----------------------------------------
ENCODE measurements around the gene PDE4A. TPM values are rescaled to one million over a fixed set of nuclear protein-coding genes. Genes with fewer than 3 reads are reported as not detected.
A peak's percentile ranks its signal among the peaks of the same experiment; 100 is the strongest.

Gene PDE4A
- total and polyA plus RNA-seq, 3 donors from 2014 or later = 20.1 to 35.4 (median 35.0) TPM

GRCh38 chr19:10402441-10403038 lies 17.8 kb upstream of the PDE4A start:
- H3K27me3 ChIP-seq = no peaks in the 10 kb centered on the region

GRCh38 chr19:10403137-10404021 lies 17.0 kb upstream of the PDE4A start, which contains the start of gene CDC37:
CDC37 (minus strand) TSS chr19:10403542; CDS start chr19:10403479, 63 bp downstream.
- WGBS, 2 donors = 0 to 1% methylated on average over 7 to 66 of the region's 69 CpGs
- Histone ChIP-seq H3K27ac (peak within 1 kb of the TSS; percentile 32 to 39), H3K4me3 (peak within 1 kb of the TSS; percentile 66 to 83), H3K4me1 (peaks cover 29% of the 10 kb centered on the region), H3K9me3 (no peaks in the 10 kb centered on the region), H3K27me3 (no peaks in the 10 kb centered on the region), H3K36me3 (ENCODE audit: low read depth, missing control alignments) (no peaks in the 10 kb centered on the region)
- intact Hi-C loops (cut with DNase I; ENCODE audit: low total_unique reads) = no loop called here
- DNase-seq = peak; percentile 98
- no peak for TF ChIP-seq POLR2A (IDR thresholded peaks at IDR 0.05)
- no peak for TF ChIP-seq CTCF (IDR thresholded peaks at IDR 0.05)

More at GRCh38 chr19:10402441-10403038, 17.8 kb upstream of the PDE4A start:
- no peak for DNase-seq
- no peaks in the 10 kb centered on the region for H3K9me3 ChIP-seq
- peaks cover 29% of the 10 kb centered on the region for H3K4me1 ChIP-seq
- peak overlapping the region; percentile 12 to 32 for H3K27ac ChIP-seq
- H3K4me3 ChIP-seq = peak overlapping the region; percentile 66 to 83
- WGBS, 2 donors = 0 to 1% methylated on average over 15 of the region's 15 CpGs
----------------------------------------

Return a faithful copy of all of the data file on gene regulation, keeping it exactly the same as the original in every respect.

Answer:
ENCODE measurements around the gene PDE4A. TPM values are rescaled to one million over a fixed set of nuclear protein-coding genes. Genes with fewer than 3 reads are reported as not detected.
A peak's percentile ranks its signal among the peaks of the same experiment; 100 is the strongest.

Gene PDE4A
- total and polyA plus RNA-seq, 3 donors from 2014 or later = 20.1 to 35.4 (median 35.0) TPM

GRCh38 chr19:10402441-10403038 lies 17.8 kb upstream of the PDE4A start:
- H3K27me3 ChIP-seq = no peaks in the 10 kb centered on the region

GRCh38 chr19:10403137-10404021 lies 17.0 kb upstream of the PDE4A start, which contains the start of gene CDC37:
CDC37 (minus strand) TSS chr19:10403542; CDS start chr19:10403479, 63 bp downstream.
- WGBS, 2 donors = 0 to 1% methylated on average over 7 to 66 of the region's 69 CpGs
- Histone ChIP-seq H3K27ac (peak within 1 kb of the TSS; percentile 32 to 39), H3K4me3 (peak within 1 kb of the TSS; percentile 66 to 83), H3K4me1 (peaks cover 29% of the 10 kb centered on the region), H3K9me3 (no peaks in the 10 kb centered on the region), H3K27me3 (no peaks in the 10 kb centered on the region), H3K36me3 (ENCODE audit: low read depth, missing control alignments) (no peaks in the 10 kb centered on the region)
- intact Hi-C loops (cut with DNase I; ENCODE audit: low total_unique reads) = no loop called here
- DNase-seq = peak; percentile 98
- no peak for TF ChIP-seq POLR2A (IDR thresholded peaks at IDR 0.05)
- no peak for TF ChIP-seq CTCF (IDR thresholded peaks at IDR 0.05)

More at GRCh38 chr19:10402441-10403038, 17.8 kb upstream of the PDE4A start:
- no peak for DNase-seq
- no peaks in the 10 kb centered on the region for H3K9me3 ChIP-seq
- peaks cover 29% of the 10 kb centered on the region for H3K4me1 ChIP-seq
- peak overlapping the region; percentile 12 to 32 for H3K27ac ChIP-seq
- H3K4me3 ChIP-seq = peak overlapping the region; percentile 66 to 83
- WGBS, 2 donors = 0 to 1% methylated on average over 15 of the region's 15 CpGs